The very essence of Alchemy is that of the Chemical Marriage.
Ultimately, the marriage of the male and female forces integrates into the marriage of Spirit and soul, the masculine Sulphur, and the feminine Quicksilver.
The symbolism of marriage is also closely associated with death. Some of the “alchemical wedding” depictions suggest that the King and Queen are murdered and buried together only to be rejuvenated again. This fact implies that any union presumes an extinction of the previous yet differentiated condition.
In Alchemy the Sulphur corresponds to the active pole, the original virile power and the Quicksilver corresponds to the passive pole, the original feminine power.
Both attempt to restore the representation of their prevalent eternal prototype by way of the material union, the alchemical marriage – Hieros Gamos-, Sol et Luna, the King, and the Queen, the red man, and the white woman.
Here it is worth recalling the words of the Emerald Tablet:
‘The Sun is
its father, the Moon its Mother’.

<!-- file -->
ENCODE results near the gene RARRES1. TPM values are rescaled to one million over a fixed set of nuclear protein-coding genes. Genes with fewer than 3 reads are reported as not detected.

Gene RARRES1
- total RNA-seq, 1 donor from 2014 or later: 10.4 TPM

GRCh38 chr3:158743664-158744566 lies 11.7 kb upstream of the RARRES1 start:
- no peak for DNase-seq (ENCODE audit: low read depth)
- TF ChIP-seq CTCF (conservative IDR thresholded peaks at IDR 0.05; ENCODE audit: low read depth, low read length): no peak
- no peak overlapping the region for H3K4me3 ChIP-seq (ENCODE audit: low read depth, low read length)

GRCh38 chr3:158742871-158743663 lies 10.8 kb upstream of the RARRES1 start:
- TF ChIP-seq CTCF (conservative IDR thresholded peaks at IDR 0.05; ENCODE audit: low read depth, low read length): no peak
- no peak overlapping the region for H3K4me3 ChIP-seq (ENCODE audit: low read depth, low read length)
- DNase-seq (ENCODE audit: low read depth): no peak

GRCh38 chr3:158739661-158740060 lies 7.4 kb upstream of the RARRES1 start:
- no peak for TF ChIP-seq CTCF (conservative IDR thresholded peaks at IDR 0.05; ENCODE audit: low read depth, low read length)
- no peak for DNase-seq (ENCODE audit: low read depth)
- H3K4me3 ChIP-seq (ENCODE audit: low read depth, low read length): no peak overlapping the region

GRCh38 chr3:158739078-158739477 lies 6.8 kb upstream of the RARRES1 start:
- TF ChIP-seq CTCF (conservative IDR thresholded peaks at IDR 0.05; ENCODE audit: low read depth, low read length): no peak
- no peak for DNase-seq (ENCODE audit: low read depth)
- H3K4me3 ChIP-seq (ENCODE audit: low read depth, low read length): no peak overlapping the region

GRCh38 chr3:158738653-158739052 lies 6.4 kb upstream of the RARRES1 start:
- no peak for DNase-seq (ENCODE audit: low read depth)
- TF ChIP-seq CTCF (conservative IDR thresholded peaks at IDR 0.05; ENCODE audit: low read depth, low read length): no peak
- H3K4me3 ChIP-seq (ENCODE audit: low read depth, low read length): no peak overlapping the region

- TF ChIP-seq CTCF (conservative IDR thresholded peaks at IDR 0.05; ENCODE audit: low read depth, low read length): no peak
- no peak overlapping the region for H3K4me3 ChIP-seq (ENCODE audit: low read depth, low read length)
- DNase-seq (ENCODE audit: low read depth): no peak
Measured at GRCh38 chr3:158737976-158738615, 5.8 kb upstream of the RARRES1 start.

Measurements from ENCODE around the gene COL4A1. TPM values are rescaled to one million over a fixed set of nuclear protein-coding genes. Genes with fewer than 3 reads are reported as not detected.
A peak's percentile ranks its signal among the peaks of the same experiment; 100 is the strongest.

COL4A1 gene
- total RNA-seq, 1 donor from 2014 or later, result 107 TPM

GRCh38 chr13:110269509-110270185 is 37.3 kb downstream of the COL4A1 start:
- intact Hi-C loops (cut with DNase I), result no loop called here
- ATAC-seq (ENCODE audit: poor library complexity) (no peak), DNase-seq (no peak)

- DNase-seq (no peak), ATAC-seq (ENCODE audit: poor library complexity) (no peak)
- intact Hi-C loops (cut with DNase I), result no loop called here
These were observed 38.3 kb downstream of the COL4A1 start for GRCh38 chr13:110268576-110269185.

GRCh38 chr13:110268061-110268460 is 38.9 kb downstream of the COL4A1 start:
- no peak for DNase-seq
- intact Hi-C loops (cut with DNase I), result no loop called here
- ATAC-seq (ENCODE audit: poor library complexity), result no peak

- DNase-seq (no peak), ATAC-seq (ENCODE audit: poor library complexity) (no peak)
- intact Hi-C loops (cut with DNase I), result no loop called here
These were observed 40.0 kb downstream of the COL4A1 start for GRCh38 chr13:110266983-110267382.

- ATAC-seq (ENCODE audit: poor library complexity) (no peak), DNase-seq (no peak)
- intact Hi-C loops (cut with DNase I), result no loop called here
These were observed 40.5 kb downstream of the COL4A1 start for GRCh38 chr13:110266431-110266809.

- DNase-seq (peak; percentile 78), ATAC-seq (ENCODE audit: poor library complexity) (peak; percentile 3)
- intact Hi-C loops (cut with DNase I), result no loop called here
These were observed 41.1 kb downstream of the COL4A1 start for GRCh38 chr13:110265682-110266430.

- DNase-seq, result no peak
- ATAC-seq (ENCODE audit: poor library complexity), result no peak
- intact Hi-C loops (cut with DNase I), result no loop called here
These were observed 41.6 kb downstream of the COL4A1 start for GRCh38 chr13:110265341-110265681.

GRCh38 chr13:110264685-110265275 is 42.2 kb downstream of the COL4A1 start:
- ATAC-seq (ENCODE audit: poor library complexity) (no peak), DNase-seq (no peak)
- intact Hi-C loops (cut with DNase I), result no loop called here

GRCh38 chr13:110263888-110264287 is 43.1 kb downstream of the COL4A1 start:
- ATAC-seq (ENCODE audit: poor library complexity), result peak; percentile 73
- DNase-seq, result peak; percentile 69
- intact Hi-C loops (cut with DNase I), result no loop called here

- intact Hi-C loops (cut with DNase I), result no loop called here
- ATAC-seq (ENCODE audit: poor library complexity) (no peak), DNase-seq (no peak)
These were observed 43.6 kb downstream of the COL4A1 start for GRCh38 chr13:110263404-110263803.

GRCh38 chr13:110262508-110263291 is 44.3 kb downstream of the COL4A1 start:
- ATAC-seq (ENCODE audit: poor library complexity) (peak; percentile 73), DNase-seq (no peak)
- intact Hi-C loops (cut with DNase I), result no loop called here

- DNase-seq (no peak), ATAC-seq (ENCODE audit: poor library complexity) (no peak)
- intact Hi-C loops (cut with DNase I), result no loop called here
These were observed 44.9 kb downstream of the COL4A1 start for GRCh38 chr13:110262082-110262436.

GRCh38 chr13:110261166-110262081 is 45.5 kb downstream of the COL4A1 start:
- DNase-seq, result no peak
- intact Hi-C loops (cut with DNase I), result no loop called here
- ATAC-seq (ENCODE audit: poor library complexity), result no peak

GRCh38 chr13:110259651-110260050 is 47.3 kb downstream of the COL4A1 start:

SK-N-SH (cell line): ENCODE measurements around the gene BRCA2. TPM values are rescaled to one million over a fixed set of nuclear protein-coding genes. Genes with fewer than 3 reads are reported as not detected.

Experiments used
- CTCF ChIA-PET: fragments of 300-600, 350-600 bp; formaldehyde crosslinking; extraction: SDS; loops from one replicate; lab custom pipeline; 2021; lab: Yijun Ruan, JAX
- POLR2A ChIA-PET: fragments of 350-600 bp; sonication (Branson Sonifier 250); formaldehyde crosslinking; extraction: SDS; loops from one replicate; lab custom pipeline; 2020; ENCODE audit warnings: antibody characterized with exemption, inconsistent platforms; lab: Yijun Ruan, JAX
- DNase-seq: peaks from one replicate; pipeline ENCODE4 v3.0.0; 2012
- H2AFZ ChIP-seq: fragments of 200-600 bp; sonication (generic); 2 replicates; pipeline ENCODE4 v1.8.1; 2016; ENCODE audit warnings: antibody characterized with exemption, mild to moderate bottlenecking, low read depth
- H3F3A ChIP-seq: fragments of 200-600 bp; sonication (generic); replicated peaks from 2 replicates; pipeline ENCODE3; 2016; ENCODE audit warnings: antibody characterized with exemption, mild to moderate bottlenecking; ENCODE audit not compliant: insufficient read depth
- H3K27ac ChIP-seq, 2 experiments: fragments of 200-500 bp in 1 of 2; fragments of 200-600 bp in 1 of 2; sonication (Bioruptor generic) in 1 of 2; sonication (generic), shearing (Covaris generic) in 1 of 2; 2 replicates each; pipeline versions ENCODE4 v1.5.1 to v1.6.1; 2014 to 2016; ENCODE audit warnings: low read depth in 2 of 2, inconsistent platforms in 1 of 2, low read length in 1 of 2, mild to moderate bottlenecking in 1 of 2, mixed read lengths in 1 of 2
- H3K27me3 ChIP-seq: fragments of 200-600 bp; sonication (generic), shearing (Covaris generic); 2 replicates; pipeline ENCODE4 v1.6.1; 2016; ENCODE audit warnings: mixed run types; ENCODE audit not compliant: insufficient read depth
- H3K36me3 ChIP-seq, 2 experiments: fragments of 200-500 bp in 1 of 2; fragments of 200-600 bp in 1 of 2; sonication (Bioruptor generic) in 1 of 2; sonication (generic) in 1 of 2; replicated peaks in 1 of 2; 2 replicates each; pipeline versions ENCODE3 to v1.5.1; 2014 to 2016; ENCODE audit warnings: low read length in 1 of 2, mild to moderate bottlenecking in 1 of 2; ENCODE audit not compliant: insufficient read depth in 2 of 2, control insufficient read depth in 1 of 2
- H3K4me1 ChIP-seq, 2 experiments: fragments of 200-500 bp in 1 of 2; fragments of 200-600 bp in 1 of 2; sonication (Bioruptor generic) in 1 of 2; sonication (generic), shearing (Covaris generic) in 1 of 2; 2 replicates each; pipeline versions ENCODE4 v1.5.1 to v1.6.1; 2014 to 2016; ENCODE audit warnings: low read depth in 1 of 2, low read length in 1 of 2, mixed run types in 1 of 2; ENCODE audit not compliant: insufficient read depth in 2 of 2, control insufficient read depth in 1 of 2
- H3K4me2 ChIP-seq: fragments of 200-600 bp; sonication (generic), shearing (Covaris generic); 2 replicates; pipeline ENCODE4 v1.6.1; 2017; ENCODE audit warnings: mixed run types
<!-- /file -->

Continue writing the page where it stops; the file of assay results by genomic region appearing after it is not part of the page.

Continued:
This proclamation relates precisely to the Rebis or the Androgyne, which is the unique element that contains the paired qualities of heaven and earth.
Here is a depiction from the manuscript of Michael Cochem (ca.1530) in the Vadian Library, st. Gallen represents the Hermetic androgyne by the king and queen at the same time – standing on the dragon of Nature, between the ‘tree of the sun’ and the ‘tree of the moon.’ The androgyne has wings and carries in its right hand a coiled snake and in its left hand a cup with three snakes. Its male half is dressed in red, its female half in white.
The colors represent the red Sulphur and white Quicksilver.
Standing on the dragon of Nature, means, that by the union of complementaries, the elemental world of manifestation is tamed and the cycle of generation and birth portrayed by the successive rollings and unrollings of the universal dragon are thus overcome.
The middle serpent in the cup symbolizes the vertical axis or “world axis” around which both waves of cosmic force wind in the opposite direction.
Another symbolism which must be mentioned here is the caduceus of Hermes, represented by an axis, with two serpents coiled around it.
This duplication of the primordial serpent also has its equivalent in Yoga notably in Laya-Yoga, because Kundalini is divided as well into two subtle forces, Ida and Pingala, which coil themselves in opposite directions around Sushumna.